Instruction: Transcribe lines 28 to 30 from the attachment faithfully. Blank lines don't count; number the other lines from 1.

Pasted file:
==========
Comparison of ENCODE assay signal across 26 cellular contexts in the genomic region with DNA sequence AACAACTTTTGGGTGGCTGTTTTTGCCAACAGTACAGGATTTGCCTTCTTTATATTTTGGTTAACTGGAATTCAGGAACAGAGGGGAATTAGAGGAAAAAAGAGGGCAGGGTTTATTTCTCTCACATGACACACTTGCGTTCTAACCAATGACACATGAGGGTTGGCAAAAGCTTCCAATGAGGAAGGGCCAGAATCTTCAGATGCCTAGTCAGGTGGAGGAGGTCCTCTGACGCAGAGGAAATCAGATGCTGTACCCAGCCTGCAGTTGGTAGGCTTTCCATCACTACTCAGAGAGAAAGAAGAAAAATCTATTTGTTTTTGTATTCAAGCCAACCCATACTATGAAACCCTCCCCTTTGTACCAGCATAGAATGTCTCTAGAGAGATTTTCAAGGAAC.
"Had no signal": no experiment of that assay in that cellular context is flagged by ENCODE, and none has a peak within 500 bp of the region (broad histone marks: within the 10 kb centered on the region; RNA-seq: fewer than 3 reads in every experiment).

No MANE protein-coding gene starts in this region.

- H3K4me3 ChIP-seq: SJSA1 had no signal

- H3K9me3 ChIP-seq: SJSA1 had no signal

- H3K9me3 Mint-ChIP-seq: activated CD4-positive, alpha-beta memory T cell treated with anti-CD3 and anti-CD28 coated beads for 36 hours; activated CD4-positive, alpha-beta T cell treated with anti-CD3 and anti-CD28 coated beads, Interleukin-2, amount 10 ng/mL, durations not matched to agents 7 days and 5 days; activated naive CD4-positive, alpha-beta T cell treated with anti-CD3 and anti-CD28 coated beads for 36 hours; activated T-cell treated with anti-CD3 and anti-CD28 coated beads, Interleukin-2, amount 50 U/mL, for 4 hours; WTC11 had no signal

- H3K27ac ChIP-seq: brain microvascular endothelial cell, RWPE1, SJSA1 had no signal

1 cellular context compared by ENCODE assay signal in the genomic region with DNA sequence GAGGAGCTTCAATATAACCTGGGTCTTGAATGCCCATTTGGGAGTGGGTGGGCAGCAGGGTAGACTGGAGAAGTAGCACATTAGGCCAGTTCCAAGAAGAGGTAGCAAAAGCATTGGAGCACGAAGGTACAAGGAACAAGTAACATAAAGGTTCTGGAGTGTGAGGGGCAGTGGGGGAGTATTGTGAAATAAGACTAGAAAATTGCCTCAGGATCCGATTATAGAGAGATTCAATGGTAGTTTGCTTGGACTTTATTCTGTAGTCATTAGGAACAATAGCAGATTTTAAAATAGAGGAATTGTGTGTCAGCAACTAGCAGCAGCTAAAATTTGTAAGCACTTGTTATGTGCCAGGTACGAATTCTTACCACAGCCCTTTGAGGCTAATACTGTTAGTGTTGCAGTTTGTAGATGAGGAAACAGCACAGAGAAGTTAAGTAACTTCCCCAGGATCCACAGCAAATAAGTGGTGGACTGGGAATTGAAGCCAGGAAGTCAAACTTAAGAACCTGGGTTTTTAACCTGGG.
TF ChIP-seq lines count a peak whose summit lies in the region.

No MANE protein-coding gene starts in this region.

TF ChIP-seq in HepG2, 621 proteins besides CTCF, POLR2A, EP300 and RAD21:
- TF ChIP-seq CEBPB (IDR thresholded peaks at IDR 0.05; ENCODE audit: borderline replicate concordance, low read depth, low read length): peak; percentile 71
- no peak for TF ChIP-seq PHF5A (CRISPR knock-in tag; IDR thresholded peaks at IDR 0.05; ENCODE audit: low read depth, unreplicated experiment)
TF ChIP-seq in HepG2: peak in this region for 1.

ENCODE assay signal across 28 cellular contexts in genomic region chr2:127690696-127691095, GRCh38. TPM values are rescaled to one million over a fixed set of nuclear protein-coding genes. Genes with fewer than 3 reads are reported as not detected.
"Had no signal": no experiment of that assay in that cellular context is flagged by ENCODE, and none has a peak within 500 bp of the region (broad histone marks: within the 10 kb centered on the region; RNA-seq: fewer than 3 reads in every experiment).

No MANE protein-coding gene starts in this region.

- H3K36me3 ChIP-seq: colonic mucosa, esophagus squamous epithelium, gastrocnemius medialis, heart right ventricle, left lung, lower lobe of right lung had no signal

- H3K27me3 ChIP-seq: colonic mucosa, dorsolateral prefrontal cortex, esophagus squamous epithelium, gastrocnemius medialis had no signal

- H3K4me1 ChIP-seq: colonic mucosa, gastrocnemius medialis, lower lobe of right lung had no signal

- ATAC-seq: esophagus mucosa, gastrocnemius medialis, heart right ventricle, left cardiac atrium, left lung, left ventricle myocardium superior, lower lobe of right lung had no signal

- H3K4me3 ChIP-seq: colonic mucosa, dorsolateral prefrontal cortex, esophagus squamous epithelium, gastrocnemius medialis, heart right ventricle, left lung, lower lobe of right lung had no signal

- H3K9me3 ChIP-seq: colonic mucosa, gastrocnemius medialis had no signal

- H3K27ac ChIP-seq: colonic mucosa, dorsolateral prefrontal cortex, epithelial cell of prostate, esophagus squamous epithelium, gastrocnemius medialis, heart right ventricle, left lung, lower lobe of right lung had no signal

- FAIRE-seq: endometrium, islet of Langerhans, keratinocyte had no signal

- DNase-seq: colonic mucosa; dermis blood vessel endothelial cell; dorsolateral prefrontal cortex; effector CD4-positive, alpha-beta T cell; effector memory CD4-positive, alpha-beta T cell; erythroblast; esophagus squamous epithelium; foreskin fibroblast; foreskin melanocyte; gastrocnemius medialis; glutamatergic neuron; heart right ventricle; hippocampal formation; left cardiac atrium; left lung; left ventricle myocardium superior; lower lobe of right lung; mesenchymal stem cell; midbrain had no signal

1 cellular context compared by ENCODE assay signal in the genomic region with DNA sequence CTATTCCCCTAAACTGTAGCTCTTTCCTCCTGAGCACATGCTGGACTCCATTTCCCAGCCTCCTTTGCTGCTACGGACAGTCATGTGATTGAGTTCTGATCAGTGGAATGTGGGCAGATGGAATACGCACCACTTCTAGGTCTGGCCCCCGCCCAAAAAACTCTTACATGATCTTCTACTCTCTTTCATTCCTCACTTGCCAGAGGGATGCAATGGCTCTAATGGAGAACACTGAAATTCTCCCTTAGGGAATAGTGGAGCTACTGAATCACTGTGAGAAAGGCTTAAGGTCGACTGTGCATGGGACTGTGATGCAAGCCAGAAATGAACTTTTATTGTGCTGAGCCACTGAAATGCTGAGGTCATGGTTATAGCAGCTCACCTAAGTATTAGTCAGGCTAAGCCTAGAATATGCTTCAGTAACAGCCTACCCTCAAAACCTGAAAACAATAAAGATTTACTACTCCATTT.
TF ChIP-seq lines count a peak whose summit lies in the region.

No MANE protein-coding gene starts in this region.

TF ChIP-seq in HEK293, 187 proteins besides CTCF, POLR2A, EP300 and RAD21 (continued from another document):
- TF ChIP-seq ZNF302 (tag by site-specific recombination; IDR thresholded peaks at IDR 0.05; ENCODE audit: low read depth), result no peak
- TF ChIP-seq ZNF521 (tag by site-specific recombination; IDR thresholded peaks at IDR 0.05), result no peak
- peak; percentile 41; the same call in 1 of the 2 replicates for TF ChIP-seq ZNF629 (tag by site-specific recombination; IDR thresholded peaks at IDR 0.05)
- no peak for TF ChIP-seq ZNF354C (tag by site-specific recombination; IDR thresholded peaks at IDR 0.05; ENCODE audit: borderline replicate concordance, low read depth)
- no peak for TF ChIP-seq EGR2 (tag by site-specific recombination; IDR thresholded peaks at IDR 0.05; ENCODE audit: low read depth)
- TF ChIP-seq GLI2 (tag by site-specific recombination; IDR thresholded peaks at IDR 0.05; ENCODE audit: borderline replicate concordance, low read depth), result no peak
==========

TF ChIP-seq lines count a peak whose summit lies in the region.

No MANE protein-coding gene starts in this region.

TF ChIP-seq in HEK293, 187 proteins besides CTCF, POLR2A, EP300 and RAD21 (continued from another document):